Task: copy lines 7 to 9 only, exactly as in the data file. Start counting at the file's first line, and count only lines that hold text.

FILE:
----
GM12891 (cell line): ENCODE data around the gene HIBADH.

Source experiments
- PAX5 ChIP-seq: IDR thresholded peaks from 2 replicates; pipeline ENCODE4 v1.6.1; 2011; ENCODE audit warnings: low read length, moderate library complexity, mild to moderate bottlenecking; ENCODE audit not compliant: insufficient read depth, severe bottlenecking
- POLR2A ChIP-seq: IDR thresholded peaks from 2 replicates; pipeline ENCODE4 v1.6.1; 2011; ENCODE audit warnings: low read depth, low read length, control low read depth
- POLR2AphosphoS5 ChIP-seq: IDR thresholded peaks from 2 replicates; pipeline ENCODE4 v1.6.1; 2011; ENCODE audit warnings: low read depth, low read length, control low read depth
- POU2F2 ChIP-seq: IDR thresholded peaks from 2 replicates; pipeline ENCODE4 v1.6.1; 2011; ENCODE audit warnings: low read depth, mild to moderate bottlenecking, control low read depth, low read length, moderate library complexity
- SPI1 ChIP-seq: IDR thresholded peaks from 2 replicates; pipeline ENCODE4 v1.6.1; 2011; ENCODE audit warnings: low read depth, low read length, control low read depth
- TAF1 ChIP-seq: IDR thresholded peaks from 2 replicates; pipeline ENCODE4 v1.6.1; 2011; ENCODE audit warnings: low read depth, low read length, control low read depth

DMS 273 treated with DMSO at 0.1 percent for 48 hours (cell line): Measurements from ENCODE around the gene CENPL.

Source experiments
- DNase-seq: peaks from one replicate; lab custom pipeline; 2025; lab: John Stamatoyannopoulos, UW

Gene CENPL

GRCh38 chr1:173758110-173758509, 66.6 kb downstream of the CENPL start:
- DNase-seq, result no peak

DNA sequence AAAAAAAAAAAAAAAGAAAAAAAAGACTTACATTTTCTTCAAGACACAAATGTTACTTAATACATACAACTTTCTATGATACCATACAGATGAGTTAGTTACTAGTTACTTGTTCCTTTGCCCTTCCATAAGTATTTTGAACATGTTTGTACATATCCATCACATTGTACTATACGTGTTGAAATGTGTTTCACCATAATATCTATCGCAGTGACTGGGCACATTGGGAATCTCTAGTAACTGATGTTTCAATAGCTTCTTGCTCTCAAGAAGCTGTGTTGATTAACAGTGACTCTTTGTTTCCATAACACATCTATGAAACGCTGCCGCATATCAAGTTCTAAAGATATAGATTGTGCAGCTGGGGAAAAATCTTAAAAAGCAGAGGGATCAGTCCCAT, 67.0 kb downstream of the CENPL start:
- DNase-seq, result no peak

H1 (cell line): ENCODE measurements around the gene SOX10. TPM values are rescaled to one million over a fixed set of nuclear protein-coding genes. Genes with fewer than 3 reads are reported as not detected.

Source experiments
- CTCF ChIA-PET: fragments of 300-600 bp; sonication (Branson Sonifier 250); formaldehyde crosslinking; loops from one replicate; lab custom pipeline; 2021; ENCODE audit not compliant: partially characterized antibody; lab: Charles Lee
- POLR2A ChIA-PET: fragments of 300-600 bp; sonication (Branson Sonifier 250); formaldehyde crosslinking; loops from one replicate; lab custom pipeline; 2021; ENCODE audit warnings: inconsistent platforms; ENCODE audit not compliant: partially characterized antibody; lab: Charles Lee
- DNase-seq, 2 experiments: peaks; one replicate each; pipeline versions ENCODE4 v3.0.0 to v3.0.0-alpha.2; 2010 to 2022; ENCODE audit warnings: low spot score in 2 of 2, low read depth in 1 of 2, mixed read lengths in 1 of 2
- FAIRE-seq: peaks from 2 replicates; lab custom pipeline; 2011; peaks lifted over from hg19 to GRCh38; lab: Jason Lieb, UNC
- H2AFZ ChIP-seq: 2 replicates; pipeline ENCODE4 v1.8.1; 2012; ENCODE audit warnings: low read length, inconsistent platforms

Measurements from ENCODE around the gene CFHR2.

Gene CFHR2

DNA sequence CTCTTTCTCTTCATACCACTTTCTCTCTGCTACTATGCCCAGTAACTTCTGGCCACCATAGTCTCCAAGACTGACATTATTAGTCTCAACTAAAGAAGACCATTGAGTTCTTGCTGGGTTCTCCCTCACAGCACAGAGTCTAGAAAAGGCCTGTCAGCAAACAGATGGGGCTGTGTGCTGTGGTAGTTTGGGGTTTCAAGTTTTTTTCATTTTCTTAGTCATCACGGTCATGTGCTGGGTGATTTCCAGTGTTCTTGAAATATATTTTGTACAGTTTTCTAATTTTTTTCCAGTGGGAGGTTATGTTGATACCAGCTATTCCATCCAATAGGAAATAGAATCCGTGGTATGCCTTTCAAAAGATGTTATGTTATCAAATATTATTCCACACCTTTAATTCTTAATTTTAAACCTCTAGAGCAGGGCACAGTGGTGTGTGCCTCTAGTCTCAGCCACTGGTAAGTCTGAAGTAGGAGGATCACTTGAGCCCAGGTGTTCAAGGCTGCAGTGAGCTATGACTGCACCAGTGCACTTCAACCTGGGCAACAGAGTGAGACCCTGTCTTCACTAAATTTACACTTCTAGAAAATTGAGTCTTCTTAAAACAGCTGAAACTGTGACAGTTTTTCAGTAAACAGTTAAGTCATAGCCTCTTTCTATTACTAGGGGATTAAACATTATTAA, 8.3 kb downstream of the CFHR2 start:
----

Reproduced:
- SPI1 ChIP-seq: IDR thresholded peaks from 2 replicates; pipeline ENCODE4 v1.6.1; 2011; ENCODE audit warnings: low read depth, low read length, control low read depth
- TAF1 ChIP-seq: IDR thresholded peaks from 2 replicates; pipeline ENCODE4 v1.6.1; 2011; ENCODE audit warnings: low read depth, low read length, control low read depth

DMS 273 treated with DMSO at 0.1 percent for 48 hours (cell line): Measurements from ENCODE around the gene CENPL.